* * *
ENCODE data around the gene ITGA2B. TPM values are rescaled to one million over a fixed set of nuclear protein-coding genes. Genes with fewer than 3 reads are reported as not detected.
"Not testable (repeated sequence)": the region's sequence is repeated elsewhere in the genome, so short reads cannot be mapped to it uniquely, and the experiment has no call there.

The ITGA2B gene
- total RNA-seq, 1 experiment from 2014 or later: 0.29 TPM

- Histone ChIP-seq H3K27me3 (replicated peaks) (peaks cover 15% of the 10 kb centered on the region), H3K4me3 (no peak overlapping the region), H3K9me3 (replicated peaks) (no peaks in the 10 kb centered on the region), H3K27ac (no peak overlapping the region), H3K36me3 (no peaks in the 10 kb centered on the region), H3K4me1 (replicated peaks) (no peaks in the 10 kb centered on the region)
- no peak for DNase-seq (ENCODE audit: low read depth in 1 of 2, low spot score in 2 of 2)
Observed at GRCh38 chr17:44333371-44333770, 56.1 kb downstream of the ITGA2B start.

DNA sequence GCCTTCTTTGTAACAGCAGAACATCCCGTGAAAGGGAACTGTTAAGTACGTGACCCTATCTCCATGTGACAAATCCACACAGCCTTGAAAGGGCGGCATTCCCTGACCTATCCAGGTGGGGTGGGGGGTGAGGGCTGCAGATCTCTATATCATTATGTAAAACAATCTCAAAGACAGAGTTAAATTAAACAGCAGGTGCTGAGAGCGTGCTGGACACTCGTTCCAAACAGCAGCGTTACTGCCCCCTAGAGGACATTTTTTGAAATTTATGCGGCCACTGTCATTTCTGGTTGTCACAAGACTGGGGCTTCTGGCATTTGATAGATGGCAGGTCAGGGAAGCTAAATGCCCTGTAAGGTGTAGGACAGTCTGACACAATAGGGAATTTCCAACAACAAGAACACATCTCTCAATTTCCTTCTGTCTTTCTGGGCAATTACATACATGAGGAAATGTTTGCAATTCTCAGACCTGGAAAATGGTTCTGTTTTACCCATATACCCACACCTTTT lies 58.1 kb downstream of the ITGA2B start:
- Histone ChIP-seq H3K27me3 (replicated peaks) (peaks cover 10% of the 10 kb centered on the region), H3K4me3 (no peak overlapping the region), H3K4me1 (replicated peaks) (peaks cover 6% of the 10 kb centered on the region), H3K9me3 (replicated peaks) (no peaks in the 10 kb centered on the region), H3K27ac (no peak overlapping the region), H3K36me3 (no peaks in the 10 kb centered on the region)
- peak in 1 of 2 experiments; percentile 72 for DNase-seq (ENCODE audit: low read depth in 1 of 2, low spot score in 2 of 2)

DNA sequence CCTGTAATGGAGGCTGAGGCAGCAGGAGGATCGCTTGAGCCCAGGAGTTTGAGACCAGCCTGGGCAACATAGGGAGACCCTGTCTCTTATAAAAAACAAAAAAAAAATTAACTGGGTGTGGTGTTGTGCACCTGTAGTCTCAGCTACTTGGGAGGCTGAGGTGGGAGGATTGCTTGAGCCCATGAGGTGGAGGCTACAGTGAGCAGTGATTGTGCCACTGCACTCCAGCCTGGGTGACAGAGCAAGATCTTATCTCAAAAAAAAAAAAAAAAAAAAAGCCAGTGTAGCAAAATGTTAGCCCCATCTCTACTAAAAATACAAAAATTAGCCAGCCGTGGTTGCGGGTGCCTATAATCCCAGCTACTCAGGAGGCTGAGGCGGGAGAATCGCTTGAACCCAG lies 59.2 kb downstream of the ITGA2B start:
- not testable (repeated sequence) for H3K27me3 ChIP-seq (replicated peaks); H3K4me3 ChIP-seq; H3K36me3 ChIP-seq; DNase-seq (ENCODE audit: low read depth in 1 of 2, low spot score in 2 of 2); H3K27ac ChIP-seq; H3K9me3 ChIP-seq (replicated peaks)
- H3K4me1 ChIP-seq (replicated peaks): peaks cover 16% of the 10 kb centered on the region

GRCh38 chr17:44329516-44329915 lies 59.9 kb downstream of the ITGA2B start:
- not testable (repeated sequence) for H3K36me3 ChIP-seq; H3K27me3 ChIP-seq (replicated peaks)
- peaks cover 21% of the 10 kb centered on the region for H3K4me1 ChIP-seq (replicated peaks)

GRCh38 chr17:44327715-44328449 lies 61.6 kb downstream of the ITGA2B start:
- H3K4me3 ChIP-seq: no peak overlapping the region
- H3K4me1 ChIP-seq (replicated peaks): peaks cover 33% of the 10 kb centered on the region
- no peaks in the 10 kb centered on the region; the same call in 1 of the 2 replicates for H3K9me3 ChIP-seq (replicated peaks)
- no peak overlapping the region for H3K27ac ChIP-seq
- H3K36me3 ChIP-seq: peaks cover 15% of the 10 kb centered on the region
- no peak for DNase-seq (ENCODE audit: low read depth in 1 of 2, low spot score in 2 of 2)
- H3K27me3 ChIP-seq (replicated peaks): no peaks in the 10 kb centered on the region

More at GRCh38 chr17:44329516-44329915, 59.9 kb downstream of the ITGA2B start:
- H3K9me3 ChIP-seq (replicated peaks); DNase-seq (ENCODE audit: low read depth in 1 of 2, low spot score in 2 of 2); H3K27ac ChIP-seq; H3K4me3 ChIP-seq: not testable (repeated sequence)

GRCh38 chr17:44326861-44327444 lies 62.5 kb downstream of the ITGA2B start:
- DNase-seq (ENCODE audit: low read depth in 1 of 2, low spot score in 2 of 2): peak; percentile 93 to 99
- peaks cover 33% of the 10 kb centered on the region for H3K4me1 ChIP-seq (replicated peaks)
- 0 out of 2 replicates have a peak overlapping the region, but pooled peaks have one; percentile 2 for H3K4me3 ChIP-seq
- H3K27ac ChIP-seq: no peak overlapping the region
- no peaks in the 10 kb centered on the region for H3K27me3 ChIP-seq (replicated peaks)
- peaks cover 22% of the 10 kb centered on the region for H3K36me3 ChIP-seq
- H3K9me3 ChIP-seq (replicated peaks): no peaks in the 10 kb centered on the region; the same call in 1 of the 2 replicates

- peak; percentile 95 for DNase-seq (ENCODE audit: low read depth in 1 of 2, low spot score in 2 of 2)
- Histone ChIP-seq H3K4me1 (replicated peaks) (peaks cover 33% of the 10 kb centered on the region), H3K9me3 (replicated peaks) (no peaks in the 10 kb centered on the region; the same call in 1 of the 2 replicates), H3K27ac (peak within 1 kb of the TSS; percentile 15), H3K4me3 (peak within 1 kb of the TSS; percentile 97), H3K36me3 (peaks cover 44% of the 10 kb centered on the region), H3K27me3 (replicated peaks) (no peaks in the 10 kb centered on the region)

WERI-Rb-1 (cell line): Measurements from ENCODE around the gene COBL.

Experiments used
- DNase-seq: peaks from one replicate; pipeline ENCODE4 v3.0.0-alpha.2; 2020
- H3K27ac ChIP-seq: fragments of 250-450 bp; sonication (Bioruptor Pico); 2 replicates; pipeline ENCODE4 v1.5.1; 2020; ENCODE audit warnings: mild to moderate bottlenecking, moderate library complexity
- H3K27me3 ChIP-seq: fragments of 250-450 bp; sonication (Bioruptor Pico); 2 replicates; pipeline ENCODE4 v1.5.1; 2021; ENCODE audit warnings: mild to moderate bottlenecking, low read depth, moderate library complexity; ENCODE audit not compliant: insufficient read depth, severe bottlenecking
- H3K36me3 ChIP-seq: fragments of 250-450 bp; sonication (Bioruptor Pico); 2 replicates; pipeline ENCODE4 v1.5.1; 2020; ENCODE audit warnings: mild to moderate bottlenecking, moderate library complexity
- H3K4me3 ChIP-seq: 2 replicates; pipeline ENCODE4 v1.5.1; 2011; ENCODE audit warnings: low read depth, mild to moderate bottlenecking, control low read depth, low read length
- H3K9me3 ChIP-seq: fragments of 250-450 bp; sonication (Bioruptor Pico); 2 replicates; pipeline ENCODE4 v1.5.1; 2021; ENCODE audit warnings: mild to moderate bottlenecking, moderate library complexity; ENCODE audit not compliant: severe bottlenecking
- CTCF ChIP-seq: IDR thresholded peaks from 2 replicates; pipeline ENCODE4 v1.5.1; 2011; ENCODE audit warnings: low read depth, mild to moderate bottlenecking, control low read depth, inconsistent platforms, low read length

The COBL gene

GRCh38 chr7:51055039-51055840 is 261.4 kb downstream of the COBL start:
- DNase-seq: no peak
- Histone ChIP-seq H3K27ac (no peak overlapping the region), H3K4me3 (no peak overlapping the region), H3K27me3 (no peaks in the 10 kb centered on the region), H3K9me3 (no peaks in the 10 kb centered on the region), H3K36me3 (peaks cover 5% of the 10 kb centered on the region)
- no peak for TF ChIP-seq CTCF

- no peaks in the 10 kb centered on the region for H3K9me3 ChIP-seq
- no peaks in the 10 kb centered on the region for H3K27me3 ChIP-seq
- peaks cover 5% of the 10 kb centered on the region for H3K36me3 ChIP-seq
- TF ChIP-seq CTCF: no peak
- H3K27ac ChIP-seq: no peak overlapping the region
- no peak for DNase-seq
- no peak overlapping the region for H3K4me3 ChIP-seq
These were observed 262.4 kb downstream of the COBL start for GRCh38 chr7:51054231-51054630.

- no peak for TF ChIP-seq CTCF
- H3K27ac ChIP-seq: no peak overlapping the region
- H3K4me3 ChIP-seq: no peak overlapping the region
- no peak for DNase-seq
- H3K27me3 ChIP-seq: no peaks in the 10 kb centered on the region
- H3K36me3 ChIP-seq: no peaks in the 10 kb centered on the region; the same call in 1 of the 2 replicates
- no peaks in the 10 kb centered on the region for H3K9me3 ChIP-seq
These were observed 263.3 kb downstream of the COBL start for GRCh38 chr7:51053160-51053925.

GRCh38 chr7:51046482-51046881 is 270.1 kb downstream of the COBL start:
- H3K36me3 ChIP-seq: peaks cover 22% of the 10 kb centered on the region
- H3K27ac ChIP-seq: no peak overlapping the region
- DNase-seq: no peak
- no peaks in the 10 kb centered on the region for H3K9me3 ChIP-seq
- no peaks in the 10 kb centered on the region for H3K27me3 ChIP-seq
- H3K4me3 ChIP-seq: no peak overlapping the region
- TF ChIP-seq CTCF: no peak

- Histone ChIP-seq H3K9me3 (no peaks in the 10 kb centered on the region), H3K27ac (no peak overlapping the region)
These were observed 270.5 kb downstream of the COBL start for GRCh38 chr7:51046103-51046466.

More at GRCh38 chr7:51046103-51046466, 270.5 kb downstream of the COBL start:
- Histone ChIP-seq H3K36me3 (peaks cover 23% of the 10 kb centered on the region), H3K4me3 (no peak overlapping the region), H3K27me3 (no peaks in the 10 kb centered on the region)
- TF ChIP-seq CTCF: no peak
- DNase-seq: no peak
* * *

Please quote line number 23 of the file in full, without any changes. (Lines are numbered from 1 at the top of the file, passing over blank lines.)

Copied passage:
- no peak for DNase-seq (ENCODE audit: low read depth in 1 of 2, low spot score in 2 of 2)